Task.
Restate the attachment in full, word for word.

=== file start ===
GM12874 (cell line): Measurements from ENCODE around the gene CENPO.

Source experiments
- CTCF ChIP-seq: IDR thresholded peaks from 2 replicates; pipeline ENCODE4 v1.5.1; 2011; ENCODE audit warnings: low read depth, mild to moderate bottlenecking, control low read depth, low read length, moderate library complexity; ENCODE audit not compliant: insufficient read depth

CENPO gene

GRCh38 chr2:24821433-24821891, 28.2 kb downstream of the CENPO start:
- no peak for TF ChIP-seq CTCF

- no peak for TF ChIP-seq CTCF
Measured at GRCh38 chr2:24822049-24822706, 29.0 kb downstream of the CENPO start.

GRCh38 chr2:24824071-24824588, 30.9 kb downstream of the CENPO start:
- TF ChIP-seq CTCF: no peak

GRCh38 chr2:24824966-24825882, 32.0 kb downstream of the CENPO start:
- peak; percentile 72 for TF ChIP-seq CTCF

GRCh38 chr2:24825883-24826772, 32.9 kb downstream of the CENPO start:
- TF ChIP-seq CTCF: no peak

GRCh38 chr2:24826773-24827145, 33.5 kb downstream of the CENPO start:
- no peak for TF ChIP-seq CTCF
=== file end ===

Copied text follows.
GM12874 (cell line): Measurements from ENCODE around the gene CENPO.

Source experiments
- CTCF ChIP-seq: IDR thresholded peaks from 2 replicates; pipeline ENCODE4 v1.5.1; 2011; ENCODE audit warnings: low read depth, mild to moderate bottlenecking, control low read depth, low read length, moderate library complexity; ENCODE audit not compliant: insufficient read depth

CENPO gene

GRCh38 chr2:24821433-24821891, 28.2 kb downstream of the CENPO start:
- no peak for TF ChIP-seq CTCF

- no peak for TF ChIP-seq CTCF
Measured at GRCh38 chr2:24822049-24822706, 29.0 kb downstream of the CENPO start.

GRCh38 chr2:24824071-24824588, 30.9 kb downstream of the CENPO start:
- TF ChIP-seq CTCF: no peak

GRCh38 chr2:24824966-24825882, 32.0 kb downstream of the CENPO start:
- peak; percentile 72 for TF ChIP-seq CTCF

GRCh38 chr2:24825883-24826772, 32.9 kb downstream of the CENPO start:
- TF ChIP-seq CTCF: no peak

GRCh38 chr2:24826773-24827145, 33.5 kb downstream of the CENPO start:
- no peak for TF ChIP-seq CTCF